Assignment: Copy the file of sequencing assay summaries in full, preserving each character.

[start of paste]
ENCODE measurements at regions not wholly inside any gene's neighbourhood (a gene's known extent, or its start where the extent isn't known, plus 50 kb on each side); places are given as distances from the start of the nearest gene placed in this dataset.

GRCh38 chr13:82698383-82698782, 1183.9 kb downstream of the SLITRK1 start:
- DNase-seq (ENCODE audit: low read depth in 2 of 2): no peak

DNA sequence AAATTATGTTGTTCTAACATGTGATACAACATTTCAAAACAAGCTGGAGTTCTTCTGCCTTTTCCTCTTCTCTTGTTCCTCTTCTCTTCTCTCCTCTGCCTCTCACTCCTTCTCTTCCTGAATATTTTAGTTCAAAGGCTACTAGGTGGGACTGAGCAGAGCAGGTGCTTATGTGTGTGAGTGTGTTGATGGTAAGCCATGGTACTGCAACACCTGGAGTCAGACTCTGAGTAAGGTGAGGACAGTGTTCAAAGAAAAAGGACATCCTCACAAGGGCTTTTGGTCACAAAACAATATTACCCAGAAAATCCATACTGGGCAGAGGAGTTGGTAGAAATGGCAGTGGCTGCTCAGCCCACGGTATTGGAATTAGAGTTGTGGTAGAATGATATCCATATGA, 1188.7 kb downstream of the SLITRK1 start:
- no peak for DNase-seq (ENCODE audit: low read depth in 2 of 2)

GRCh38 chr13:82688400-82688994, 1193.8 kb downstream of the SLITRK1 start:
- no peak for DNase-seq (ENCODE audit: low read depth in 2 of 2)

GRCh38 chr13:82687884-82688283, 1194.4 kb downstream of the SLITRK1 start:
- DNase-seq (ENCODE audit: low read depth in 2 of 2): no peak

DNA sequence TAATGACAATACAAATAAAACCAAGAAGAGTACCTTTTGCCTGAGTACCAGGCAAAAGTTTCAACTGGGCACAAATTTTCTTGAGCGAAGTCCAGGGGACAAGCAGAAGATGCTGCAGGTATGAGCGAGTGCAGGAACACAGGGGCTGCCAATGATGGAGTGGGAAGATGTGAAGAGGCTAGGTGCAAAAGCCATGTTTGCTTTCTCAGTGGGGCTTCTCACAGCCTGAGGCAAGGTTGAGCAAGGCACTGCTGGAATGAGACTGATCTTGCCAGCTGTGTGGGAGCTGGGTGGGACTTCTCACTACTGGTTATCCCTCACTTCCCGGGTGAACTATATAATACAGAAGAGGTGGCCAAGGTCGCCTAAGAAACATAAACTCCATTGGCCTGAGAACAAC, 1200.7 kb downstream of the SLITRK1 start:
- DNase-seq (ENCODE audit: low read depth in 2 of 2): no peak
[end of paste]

ENCODE measurements at regions not wholly inside any gene's neighbourhood (a gene's known extent, or its start where the extent isn't known, plus 50 kb on each side); places are given as distances from the start of the nearest gene placed in this dataset.

GRCh38 chr13:82698383-82698782, 1183.9 kb downstream of the SLITRK1 start:
- DNase-seq (ENCODE audit: low read depth in 2 of 2): no peak

DNA sequence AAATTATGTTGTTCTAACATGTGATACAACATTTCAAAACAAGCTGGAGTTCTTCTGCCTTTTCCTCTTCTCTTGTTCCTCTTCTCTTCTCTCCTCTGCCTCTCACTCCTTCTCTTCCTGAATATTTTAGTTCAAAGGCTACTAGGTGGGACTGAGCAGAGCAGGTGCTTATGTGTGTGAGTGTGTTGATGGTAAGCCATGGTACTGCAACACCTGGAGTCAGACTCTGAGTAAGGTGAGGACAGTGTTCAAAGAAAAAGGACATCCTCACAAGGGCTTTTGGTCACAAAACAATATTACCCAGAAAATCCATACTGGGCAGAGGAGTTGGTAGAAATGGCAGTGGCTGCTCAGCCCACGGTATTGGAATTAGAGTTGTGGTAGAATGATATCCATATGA, 1188.7 kb downstream of the SLITRK1 start:
- no peak for DNase-seq (ENCODE audit: low read depth in 2 of 2)

GRCh38 chr13:82688400-82688994, 1193.8 kb downstream of the SLITRK1 start:
- no peak for DNase-seq (ENCODE audit: low read depth in 2 of 2)

GRCh38 chr13:82687884-82688283, 1194.4 kb downstream of the SLITRK1 start:
- DNase-seq (ENCODE audit: low read depth in 2 of 2): no peak

DNA sequence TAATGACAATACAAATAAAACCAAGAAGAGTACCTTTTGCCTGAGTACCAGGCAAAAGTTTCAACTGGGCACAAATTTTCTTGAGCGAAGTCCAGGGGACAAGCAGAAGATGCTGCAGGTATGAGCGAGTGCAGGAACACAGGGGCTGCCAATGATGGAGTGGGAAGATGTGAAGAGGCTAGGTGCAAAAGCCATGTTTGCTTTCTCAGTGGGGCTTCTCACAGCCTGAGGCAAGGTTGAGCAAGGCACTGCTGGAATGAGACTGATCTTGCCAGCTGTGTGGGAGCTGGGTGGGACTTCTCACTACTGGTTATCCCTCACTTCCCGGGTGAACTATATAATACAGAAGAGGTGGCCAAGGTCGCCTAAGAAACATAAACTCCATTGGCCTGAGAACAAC, 1200.7 kb downstream of the SLITRK1 start:
- DNase-seq (ENCODE audit: low read depth in 2 of 2): no peak